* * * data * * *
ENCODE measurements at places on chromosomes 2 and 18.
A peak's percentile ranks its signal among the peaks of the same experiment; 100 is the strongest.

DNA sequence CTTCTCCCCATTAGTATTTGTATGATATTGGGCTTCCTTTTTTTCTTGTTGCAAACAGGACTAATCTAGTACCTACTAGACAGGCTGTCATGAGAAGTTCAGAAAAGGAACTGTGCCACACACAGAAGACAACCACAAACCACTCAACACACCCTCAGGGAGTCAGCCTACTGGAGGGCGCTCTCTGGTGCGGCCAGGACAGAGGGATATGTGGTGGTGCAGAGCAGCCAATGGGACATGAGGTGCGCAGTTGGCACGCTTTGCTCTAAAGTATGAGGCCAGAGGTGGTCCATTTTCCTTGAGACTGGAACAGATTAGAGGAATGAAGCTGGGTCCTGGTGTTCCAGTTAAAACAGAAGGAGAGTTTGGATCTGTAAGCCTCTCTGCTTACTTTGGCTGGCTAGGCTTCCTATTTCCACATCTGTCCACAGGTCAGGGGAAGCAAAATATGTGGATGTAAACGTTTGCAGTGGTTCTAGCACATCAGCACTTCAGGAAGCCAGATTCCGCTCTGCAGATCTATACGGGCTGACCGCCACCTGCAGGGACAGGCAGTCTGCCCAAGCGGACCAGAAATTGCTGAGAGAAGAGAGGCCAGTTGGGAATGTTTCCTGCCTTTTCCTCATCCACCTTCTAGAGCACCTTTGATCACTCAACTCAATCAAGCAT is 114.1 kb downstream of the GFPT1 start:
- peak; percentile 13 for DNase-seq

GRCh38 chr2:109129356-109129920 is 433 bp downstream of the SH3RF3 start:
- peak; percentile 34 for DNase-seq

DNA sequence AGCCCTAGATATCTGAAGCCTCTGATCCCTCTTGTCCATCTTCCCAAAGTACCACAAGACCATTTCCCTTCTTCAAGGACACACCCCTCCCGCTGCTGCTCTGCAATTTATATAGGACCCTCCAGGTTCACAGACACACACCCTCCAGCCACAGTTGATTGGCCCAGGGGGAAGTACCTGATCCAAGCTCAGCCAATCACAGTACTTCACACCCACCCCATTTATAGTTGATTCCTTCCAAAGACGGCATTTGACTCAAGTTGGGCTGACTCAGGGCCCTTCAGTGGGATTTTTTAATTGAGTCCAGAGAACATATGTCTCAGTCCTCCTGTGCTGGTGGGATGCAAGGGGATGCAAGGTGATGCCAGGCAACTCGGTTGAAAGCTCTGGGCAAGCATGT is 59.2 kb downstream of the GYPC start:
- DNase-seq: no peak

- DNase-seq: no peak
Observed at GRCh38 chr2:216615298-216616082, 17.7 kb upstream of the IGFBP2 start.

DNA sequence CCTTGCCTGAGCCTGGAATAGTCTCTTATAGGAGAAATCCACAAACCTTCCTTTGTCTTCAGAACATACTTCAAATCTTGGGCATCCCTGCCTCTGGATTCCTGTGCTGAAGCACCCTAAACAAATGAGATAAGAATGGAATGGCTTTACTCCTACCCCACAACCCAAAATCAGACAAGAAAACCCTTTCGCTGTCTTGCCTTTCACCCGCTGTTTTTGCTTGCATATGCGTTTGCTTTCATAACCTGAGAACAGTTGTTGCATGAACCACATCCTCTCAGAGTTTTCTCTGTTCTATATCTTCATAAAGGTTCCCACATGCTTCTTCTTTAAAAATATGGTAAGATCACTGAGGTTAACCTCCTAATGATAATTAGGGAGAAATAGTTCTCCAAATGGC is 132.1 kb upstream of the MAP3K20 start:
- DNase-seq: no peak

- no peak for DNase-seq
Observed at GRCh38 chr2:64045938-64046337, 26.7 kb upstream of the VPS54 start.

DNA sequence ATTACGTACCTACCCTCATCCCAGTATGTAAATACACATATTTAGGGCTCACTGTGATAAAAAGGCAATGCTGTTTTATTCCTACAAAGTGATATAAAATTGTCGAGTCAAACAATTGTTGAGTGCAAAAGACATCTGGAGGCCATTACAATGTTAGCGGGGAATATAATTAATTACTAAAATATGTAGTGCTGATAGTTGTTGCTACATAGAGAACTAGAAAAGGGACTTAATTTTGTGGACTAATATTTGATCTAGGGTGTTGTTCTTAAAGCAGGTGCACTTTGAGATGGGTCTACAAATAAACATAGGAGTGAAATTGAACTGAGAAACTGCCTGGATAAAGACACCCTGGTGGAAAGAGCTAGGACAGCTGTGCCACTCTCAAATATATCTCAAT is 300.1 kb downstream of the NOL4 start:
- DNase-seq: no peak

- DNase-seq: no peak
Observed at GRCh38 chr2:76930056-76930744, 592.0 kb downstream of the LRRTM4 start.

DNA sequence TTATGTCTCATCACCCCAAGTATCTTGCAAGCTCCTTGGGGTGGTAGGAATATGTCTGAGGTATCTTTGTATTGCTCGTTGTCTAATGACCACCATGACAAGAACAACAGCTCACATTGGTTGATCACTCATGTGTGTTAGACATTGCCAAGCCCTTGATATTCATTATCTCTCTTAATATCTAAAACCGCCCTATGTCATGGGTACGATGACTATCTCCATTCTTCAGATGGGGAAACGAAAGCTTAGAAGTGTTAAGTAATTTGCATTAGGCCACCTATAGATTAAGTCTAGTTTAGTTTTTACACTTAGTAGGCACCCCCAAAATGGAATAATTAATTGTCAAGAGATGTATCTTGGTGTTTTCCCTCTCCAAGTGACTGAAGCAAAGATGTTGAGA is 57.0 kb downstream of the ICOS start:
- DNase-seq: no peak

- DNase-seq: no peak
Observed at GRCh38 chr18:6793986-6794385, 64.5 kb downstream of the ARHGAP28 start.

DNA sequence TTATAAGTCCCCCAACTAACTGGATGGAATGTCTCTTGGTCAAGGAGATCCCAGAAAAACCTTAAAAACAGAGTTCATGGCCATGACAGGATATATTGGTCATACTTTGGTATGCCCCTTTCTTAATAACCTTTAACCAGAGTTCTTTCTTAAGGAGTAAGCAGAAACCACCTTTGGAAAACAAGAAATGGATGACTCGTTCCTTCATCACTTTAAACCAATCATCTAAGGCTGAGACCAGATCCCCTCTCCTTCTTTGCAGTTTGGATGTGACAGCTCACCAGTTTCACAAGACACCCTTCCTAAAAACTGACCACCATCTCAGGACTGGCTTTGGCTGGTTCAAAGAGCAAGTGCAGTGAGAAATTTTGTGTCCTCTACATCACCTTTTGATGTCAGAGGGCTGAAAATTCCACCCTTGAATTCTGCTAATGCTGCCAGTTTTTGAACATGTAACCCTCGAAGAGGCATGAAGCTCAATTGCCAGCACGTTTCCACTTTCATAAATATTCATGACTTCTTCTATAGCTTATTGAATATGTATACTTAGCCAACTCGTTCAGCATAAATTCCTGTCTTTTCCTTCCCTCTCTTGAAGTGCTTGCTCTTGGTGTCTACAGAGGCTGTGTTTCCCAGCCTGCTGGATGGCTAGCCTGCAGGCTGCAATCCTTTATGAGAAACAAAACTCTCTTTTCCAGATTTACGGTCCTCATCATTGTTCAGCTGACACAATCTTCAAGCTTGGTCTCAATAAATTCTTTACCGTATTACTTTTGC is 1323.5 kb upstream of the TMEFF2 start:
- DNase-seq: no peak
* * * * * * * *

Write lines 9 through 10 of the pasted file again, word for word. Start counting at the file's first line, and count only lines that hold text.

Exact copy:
- DNase-seq: no peak
Observed at GRCh38 chr2:216615298-216616082, 17.7 kb upstream of the IGFBP2 start.